As a plant, lovage has many virtues too.  It's perennial and hardy to zone 4 or 5, depending on whom you believe. On my homestead it tolerates half a day or more of total shade, and actually requires partial shade in warmer zones than mine (6b).  It is reputed to improve the health of many other crops when companion planted, and it provides habitat for beneficial insects, especially hoverflies.  Though it can become bitter and tough in hot weather, you can cut it back hard in summer to encourage the growth of tender new stalks with milder flavor.  Like many herbs, lovage is unfussy about soil type, water, and temperatures once it has established itself.  In the second and subsequent years it gets tall by mid-summer - up to 5 or 6 feet, but is not an aggressive spreader.  This is an herb that I have utterly ignored except for an occasional shovelful of compost side-dressing once in a while, usually in fall.  It comes up reliably for us and is much appreciated at this time of year, when we crave green things.  It can be propagated from seed or root division, which we plan to try next  year.

So that's the run down on lovage.  If you've got a shady spot that has gone begging, you might consider giving it to this early, delicious, and easy to grow herb.  If you already grow and cook with lovage, I'd love to hear what you do with it.


Unknown said...

Thanks for the Lovage info. I have a Lovage plant that I obtained from a plant swap last year. I planted it in my herb garden not knowing much about it - not even knowing it would come up for me every year ;) So this year when it came back, I started reading into a little more.

Unknown said...

Stupid Question-Do we have lovage in the UK.

I can drink soup all year, even been know to have in hot climates during my travels in places like Africa (Butternut Squash was particularly delicious I seem to remember..).

We have beautiful weather here in the UK at the moment...more like summer than spring but if you offered me your soup I would love it!

Sft x

Monica said...

Thanks for the extra info Kate. Of course my lovage won't be ready for a while since I started it from seed early this year (January?). I am looking forward to trying it out though since....well...I never have.
And your "methodology" of cream of soup. Though I haven't gone to culinary school of any type I did figure out long ago that if you know how to make a can make a LOT of things. Add cheese to the roux and the possibilities seem to become almost limitless (especially if you use more than just Cheddar!).
Anyway..good lovage info.Thanks!

M L Jassy said...

Lovage is served at a groovy restaurant in Tasmania called Garagistes. They also serve sloe! The soup looks great, bon ap!

Hazel said...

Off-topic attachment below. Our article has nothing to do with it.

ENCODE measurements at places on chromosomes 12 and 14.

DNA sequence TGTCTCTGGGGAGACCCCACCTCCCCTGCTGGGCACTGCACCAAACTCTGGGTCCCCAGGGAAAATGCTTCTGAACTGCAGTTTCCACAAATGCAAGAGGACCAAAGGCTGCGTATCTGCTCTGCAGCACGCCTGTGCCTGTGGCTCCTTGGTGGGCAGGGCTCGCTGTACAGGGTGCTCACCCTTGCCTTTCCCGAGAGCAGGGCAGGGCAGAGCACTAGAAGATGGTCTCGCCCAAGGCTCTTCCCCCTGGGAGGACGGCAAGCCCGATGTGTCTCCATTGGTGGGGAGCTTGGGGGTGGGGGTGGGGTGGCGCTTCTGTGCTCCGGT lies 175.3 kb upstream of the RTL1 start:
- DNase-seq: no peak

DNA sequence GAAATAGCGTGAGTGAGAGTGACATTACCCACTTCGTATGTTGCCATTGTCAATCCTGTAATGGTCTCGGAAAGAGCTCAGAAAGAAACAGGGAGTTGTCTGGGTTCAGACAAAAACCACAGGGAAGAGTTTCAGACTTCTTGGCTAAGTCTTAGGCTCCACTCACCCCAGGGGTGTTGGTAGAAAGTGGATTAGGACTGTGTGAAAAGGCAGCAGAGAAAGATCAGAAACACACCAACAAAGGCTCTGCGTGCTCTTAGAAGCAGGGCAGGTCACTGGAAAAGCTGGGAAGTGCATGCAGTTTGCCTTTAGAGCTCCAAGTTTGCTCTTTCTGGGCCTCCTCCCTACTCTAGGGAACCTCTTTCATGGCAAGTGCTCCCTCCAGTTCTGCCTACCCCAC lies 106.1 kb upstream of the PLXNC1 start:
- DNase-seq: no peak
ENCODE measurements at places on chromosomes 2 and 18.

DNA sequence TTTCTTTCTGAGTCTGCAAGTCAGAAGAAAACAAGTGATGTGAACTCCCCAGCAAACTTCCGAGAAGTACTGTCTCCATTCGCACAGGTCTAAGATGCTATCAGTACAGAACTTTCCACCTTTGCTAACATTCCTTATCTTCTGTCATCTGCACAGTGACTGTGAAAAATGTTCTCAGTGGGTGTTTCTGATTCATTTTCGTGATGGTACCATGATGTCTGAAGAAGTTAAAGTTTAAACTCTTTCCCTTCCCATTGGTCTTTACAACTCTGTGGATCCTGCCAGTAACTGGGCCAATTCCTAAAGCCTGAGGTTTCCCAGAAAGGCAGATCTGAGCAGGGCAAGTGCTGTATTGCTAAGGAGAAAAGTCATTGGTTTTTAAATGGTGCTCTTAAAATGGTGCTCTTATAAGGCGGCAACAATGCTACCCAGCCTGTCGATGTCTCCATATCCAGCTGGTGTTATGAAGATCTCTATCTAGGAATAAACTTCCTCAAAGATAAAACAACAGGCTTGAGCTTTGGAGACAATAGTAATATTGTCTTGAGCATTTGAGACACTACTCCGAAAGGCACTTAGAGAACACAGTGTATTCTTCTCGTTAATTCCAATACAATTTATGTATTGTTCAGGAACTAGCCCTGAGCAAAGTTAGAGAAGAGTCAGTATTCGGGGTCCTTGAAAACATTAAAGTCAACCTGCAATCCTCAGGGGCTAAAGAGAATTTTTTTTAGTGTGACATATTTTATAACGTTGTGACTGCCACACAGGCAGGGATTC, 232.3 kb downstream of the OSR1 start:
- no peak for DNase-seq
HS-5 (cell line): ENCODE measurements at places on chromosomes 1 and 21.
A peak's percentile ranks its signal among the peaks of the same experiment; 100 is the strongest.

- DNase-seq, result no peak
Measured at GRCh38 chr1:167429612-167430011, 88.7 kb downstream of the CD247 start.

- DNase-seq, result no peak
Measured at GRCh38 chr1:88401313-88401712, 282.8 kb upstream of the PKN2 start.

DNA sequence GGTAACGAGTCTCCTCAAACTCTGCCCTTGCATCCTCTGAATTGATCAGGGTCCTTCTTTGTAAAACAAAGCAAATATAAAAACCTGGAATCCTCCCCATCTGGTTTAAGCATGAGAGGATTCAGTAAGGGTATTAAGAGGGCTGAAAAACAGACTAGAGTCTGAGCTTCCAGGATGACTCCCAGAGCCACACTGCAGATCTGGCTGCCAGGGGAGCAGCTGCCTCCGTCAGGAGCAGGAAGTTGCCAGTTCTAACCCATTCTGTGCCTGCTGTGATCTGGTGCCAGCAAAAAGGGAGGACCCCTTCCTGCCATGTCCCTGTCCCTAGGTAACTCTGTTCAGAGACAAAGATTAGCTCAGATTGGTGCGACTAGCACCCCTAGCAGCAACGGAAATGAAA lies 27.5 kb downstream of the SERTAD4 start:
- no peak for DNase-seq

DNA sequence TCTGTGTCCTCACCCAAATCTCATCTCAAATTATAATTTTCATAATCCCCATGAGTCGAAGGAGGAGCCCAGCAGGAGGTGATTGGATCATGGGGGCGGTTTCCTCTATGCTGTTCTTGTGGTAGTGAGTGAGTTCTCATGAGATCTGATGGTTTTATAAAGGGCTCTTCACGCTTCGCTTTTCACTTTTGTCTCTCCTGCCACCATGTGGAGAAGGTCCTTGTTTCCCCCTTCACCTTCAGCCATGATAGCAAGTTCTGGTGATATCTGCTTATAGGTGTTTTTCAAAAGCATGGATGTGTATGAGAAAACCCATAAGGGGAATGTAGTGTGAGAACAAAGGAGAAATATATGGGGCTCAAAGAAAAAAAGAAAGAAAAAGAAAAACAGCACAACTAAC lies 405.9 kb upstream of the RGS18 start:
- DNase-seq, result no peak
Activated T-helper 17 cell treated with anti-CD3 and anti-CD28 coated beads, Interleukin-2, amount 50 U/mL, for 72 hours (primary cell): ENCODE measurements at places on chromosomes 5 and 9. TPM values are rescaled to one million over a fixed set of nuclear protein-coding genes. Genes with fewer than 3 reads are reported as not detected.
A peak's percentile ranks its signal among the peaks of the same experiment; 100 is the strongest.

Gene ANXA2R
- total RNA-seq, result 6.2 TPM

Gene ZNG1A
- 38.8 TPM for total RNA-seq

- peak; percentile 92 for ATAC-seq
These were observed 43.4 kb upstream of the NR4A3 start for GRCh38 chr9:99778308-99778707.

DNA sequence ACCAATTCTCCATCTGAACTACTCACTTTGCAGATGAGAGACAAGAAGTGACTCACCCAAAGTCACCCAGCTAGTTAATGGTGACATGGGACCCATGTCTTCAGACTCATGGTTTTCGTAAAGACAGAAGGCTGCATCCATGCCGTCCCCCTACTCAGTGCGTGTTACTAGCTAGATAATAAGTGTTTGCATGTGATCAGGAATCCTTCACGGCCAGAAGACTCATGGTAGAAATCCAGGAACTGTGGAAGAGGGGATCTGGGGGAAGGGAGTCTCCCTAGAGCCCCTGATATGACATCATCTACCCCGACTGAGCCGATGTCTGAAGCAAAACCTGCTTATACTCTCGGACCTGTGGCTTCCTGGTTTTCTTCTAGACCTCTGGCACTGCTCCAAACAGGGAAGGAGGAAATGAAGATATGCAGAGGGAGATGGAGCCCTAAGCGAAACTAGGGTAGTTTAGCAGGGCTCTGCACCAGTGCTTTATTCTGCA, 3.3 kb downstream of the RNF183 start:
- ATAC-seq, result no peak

SFT, we do have lovage in the UK. It was brought here by the Romans, but fell out of favour in more recent times when 'domesticated' veg like celery became more prevalent and tastes changed.
As Kate said, it's more than just wild celery. I'd not thought about cardamom, but certainly something spicy/resinous about it.
Mine is about 2 foot tall at the moment.
I've not been very adventurous with mine, but have been thinking of ways to make better use of it, as it grows so well. I'm reading some food history books, which may give me some ideas, otherwise, with eggs or in bread seem popular combinations, or even lovage wine using a parsley wine recipe.

Unknown said...

Thank you so much Hazel for the lovage info.

Sft x

Jennifer Montero said...

Kate - You've highlighted just two of my failings in one post: I've never eaten lovage and I'm a terrible soup maker. It's a strange cooking blindspot for me.

I'm going to find a shady corner and try lovage, as a bloody mary straw at least. Thanks for the all interesting post.

Unknown said...

I love lovage, the smell of it is great. I am way down in Florida and tend to have to keep mine in semi-shade as it gets way too hot in full sun, especially in summertime.

Great blog!

Kate said...

Allison, you're welcome. If this is your second year with lovage, it'll probably get twice as big as it did last year, and also put out some blooms. Enjoy it.

SFT, I'm glad Hazel answered your question, because I couldn't have answered it for certain.

Monica, yes, roux is a useful substance in the kitchen. Your lovage plant may get large enough this year to be used lightly as a flavoring. We don't live near the ocean, but I see a lot of recipes pairing it with fish and shellfish. I think it works well with poultry and stuffing too.

Mitzi, is that a place that serves garage vints? It's always fun to watch (from afar) what foods and trends are the darlings of hip restaurants.

Hazel, thanks for the assist. I'd be curious, if you taste your lovage if you see the similarity with cardamom. I wonder if it's particularly notable to me because cardamom is probably my favorite spice.

Jennifer, that is an odd cooking blindspot. Soup just seems so anything-goes. I'm glad to encourage you to try lovage, and I cherish the image of you with your feet up after a long summer day of work, sipping a bloody mary through a lovage straw. When that happens, I hope you'll post about it.

xysea, do you pair your lovage with seafood? How do you use it?

ThiftedBliss said...

Kate , this soup sounds fantastic-I will certainly try it. I use lovage chopped in mixed green salad, in tuna salad and egg salad, deviled eggs, in tomato soup and chopped up in salsa. I also add it to my herb concoction when I make steamers in the summer. Karen from CT